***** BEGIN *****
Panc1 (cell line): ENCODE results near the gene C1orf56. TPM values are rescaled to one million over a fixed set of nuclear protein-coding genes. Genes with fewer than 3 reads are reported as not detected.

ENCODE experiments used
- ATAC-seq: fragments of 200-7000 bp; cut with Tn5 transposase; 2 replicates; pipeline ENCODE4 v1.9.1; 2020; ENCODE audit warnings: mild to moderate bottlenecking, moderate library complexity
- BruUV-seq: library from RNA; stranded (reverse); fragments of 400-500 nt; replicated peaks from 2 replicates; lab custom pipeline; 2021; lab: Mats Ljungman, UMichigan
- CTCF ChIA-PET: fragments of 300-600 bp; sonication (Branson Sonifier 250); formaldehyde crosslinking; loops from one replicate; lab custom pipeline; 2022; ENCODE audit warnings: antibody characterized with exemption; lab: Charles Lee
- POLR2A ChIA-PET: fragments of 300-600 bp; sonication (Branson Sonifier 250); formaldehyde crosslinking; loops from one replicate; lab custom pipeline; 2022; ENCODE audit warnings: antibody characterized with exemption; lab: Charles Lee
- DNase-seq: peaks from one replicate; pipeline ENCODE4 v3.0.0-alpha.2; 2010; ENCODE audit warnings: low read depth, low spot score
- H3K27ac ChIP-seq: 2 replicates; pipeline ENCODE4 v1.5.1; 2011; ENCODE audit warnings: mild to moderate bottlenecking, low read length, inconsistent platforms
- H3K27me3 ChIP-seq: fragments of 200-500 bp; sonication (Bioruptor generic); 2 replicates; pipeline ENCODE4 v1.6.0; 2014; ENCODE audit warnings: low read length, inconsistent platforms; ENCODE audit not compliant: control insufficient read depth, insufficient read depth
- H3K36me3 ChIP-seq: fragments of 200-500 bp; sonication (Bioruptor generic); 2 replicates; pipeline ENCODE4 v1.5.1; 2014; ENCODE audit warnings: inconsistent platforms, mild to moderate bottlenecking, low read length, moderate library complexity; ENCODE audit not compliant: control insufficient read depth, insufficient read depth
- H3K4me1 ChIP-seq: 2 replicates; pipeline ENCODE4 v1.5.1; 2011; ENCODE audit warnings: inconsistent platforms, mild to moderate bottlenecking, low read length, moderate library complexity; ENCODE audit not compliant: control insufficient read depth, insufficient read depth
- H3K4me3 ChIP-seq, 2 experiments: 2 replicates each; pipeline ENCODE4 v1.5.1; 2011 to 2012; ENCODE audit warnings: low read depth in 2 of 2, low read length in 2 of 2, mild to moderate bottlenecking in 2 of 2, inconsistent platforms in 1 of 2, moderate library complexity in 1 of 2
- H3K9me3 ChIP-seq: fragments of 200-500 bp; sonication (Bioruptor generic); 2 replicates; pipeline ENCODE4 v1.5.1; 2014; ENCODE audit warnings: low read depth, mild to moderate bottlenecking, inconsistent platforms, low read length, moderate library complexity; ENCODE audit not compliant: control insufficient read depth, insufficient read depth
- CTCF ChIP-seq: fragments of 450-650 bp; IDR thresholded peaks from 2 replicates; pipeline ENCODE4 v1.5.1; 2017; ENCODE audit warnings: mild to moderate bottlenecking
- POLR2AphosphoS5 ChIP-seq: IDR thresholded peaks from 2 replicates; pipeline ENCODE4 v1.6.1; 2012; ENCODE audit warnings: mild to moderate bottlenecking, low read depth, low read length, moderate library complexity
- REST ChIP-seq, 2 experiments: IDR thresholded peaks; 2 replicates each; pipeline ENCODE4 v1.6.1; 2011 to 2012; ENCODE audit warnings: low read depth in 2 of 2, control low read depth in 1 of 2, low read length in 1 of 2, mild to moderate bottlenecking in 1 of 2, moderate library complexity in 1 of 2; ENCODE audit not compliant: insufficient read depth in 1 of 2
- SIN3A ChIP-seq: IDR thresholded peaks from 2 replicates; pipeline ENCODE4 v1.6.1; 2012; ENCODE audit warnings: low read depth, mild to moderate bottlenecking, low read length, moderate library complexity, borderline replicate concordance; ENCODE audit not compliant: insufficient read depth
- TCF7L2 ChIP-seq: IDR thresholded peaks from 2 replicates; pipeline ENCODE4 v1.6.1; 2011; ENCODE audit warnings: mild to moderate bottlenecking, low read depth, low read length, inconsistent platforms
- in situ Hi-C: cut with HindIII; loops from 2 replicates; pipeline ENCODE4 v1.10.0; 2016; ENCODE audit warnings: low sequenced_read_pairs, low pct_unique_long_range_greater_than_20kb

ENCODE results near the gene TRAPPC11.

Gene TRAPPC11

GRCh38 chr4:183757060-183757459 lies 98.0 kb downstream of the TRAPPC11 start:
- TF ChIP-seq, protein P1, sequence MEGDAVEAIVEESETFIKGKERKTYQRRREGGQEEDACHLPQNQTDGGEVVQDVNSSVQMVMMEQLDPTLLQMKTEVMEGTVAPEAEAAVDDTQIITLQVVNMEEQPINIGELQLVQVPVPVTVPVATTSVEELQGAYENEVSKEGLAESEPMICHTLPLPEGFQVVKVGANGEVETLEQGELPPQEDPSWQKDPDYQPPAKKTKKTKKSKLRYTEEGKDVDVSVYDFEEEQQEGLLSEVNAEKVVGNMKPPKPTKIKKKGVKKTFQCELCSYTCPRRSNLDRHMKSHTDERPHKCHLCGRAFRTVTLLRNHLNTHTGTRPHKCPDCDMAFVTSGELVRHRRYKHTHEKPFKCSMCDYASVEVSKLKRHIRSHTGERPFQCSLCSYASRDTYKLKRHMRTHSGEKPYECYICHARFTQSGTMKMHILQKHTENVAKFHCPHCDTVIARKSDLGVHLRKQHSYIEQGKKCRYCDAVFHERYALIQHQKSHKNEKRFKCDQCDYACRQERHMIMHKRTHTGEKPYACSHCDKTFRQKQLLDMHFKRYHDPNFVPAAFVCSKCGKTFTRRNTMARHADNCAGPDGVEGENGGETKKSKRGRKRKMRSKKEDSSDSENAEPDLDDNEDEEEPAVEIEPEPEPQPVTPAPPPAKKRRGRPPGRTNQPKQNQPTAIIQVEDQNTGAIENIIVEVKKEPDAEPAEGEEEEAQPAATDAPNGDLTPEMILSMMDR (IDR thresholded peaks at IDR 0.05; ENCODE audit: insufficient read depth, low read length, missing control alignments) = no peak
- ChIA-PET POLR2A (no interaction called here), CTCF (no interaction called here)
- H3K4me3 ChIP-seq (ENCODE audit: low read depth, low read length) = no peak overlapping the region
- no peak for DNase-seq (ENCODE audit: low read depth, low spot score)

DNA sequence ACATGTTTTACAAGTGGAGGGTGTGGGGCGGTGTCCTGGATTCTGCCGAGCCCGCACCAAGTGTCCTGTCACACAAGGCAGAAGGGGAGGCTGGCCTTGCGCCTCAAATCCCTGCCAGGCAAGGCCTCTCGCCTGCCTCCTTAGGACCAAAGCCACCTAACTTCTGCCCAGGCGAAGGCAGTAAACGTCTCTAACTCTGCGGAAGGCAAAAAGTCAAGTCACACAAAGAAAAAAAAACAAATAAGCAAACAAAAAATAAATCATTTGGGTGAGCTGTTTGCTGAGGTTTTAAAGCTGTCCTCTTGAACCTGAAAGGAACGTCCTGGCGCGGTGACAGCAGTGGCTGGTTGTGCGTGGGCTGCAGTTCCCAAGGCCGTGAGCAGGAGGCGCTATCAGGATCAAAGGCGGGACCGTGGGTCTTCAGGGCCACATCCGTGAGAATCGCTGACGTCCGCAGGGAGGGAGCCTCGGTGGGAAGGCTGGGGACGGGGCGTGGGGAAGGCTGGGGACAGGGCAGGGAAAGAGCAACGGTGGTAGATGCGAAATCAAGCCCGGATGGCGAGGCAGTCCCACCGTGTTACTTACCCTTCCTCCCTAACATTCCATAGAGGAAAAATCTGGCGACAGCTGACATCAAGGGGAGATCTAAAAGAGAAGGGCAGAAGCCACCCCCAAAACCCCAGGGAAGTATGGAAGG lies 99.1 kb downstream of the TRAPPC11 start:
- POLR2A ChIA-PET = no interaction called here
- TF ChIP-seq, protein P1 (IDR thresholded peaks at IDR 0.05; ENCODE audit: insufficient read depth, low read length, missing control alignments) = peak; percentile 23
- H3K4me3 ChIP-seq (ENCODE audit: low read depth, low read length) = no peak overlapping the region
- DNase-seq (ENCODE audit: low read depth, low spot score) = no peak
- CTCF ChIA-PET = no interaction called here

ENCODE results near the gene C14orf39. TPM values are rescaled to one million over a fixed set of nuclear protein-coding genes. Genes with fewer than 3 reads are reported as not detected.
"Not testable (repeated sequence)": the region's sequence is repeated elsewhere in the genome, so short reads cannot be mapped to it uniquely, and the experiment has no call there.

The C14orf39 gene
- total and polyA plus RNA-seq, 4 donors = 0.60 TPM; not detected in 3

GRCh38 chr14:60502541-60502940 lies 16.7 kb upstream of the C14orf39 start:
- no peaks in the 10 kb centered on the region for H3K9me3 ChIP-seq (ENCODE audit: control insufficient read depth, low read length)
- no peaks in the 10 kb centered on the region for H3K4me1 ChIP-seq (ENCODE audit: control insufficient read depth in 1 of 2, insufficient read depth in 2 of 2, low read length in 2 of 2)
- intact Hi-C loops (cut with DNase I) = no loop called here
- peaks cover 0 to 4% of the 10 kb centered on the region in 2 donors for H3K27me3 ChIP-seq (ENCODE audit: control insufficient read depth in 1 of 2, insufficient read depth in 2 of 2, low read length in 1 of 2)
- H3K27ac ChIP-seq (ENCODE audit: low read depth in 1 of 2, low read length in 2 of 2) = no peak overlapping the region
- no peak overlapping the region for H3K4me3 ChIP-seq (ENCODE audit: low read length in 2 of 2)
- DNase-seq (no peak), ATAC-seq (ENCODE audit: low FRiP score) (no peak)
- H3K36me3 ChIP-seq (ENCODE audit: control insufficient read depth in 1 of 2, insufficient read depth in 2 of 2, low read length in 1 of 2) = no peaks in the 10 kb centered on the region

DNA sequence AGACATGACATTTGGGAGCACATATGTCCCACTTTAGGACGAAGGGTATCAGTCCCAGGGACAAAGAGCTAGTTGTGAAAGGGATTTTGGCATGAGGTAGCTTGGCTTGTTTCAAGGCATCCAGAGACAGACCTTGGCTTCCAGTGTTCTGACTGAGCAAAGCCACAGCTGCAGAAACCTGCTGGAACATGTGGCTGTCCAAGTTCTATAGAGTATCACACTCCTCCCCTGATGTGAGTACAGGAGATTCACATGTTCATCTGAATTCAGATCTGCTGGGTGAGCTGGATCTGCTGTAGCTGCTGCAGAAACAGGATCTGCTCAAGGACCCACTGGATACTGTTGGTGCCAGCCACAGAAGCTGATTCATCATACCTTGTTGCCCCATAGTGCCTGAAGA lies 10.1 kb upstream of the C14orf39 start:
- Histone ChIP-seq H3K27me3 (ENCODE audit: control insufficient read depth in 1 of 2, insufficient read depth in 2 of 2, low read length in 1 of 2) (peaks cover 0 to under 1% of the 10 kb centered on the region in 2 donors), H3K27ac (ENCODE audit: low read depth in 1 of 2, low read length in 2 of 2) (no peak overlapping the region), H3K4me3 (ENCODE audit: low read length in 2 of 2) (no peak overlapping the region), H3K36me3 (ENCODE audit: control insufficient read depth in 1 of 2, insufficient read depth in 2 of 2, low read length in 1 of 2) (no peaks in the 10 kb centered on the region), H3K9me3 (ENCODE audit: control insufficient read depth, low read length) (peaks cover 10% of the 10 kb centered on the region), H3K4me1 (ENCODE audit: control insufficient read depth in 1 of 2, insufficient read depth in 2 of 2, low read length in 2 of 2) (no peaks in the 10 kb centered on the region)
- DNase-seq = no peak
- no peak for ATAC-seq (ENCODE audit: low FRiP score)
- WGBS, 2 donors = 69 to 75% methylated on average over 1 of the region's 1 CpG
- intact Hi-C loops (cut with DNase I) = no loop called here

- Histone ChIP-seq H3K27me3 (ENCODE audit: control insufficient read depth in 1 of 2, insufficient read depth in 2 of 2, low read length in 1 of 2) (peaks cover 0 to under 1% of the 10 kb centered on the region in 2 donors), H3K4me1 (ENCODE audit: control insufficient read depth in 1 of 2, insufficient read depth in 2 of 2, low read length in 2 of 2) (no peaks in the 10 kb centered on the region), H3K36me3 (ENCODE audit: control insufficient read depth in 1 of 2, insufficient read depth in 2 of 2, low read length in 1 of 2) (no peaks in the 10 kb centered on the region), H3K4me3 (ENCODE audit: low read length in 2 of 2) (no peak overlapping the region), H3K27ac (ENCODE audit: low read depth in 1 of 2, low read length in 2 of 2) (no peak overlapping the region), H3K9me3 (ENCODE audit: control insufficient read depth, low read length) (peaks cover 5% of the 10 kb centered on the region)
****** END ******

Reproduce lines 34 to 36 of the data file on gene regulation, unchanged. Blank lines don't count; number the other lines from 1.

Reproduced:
"Not testable (repeated sequence)": the region's sequence is repeated elsewhere in the genome, so short reads cannot be mapped to it uniquely, and the experiment has no call there.

The C14orf39 gene
- total and polyA plus RNA-seq, 4 donors = 0.60 TPM; not detected in 3